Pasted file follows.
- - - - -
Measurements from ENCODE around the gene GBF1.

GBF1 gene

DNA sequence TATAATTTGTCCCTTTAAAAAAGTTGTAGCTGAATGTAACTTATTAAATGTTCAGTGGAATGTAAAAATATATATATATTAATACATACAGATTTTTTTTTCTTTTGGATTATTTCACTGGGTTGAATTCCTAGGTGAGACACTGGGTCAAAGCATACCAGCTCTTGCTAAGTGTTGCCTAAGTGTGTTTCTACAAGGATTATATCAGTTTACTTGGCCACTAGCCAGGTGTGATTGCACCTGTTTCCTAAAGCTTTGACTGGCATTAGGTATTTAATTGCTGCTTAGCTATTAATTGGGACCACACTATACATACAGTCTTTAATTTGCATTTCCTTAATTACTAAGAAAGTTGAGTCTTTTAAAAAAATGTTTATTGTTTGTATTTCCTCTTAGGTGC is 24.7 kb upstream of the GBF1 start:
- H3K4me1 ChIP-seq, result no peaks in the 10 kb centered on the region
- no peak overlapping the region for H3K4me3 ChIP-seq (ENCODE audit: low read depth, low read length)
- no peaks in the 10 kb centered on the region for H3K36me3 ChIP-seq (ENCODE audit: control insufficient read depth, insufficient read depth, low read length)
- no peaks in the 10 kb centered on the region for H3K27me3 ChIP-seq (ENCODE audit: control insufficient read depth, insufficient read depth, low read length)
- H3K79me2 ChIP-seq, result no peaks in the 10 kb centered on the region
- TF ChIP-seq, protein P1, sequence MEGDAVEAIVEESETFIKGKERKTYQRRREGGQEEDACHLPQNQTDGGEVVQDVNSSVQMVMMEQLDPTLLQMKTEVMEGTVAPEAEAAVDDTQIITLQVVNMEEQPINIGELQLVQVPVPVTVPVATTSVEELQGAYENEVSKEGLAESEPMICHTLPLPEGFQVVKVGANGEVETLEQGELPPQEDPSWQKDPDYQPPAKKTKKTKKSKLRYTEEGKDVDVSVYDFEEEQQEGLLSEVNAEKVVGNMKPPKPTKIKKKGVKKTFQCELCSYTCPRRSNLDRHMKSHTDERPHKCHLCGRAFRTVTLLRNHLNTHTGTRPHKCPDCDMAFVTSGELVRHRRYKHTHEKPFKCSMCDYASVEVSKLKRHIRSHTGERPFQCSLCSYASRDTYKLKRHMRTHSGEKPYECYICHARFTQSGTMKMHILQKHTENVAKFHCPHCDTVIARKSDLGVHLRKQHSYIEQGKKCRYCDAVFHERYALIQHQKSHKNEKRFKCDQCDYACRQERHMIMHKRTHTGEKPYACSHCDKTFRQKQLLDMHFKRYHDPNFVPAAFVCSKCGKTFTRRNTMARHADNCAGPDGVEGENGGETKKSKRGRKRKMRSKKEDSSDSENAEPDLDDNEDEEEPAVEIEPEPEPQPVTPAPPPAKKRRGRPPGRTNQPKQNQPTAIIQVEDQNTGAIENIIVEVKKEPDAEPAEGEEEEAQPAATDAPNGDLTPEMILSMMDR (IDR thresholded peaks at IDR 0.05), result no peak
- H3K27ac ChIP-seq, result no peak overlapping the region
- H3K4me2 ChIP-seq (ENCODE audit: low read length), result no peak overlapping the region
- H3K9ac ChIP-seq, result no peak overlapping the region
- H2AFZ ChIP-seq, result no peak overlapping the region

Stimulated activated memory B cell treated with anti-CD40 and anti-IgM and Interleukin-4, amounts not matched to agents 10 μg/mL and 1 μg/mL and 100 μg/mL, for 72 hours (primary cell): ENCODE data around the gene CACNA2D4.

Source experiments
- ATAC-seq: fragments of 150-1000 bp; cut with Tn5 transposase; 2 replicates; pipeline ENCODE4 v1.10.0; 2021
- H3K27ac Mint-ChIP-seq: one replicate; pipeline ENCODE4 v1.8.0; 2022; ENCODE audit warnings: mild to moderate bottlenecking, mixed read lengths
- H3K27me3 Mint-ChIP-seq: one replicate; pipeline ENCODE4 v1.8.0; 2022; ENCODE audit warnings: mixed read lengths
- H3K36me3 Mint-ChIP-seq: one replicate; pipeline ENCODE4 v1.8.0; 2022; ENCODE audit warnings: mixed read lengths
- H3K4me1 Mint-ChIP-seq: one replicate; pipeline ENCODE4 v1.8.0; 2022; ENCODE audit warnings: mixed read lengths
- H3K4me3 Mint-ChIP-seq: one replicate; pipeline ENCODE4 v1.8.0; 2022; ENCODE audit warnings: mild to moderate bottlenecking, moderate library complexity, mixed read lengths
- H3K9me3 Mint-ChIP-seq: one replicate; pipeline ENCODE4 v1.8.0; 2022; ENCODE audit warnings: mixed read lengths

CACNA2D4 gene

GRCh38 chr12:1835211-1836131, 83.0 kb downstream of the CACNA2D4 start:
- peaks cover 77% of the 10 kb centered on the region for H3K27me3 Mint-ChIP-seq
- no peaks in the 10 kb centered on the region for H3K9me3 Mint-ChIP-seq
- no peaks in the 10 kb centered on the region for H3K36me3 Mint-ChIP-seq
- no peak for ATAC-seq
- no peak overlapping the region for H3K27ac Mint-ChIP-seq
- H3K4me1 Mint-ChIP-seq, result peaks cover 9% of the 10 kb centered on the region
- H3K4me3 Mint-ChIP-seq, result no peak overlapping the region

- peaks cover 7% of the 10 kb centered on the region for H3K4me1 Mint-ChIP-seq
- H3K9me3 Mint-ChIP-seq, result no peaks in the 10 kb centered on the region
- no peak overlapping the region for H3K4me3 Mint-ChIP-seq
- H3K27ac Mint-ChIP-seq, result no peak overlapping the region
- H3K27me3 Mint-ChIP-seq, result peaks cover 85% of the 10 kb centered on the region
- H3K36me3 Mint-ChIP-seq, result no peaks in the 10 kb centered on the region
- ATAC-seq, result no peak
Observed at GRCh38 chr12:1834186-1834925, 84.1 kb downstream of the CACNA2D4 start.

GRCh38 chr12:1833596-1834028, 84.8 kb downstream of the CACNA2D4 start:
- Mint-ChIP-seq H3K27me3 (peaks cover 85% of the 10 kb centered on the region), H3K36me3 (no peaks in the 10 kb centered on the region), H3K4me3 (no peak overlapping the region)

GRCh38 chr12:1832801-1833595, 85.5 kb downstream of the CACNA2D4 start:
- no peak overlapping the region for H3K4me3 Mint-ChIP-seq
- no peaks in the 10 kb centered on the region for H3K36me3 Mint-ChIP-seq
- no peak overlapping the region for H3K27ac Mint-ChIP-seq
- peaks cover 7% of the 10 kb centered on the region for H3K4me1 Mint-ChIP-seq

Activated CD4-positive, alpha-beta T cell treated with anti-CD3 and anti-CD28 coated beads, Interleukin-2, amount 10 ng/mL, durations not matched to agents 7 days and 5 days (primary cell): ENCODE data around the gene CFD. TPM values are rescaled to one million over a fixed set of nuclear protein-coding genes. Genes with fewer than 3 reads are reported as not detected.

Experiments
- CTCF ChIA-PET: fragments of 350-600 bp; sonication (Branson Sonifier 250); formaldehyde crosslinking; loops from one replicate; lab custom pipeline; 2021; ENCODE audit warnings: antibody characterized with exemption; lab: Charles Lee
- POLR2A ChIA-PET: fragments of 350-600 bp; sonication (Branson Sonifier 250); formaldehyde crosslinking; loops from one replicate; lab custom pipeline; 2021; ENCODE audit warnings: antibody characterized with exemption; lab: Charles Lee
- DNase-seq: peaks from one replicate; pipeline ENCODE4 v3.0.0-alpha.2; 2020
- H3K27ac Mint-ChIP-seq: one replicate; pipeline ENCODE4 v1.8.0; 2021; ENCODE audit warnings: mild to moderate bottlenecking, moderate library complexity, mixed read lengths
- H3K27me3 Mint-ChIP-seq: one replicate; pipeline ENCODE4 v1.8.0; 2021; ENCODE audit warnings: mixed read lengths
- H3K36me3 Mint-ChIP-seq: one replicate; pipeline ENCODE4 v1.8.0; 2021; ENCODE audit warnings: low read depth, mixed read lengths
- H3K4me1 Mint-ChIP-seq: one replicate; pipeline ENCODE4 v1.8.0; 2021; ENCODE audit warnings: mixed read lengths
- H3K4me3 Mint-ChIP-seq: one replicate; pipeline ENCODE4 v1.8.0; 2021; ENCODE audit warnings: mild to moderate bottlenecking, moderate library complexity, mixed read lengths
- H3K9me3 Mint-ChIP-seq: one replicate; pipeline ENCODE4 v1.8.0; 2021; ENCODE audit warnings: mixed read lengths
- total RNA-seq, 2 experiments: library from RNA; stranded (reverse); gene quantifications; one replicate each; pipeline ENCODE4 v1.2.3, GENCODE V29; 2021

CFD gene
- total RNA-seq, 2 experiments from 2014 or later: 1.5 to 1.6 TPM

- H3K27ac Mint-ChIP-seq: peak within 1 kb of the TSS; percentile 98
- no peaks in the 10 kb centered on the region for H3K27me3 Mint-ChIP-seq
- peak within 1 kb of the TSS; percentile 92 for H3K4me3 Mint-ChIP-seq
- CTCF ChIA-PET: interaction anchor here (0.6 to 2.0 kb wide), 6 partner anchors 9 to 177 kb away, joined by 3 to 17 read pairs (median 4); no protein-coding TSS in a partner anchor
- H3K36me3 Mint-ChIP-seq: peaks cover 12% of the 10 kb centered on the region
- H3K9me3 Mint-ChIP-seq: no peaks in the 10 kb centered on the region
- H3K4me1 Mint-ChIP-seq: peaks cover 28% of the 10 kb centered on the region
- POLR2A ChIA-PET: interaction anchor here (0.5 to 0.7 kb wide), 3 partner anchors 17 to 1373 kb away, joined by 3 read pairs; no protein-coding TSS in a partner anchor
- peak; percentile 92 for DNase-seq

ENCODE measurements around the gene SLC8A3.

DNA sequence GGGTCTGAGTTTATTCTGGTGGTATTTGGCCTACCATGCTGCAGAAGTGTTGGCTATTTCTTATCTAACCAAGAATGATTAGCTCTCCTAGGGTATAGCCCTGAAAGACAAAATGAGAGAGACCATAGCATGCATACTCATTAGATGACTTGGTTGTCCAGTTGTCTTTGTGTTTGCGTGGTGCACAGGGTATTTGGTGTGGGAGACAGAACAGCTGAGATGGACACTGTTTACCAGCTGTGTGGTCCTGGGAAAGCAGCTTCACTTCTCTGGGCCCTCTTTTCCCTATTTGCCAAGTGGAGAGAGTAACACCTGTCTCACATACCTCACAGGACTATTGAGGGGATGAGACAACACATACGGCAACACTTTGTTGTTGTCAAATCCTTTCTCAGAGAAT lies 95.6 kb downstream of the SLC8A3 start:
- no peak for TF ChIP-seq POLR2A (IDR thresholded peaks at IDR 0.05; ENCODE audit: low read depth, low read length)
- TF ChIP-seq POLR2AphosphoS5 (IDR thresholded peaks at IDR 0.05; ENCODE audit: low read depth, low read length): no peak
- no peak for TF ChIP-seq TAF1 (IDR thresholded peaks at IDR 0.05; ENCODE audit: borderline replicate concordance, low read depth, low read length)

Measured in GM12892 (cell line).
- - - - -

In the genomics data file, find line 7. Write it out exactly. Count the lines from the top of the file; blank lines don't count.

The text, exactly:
- no peaks in the 10 kb centered on the region for H3K27me3 ChIP-seq (ENCODE audit: control insufficient read depth, insufficient read depth, low read length)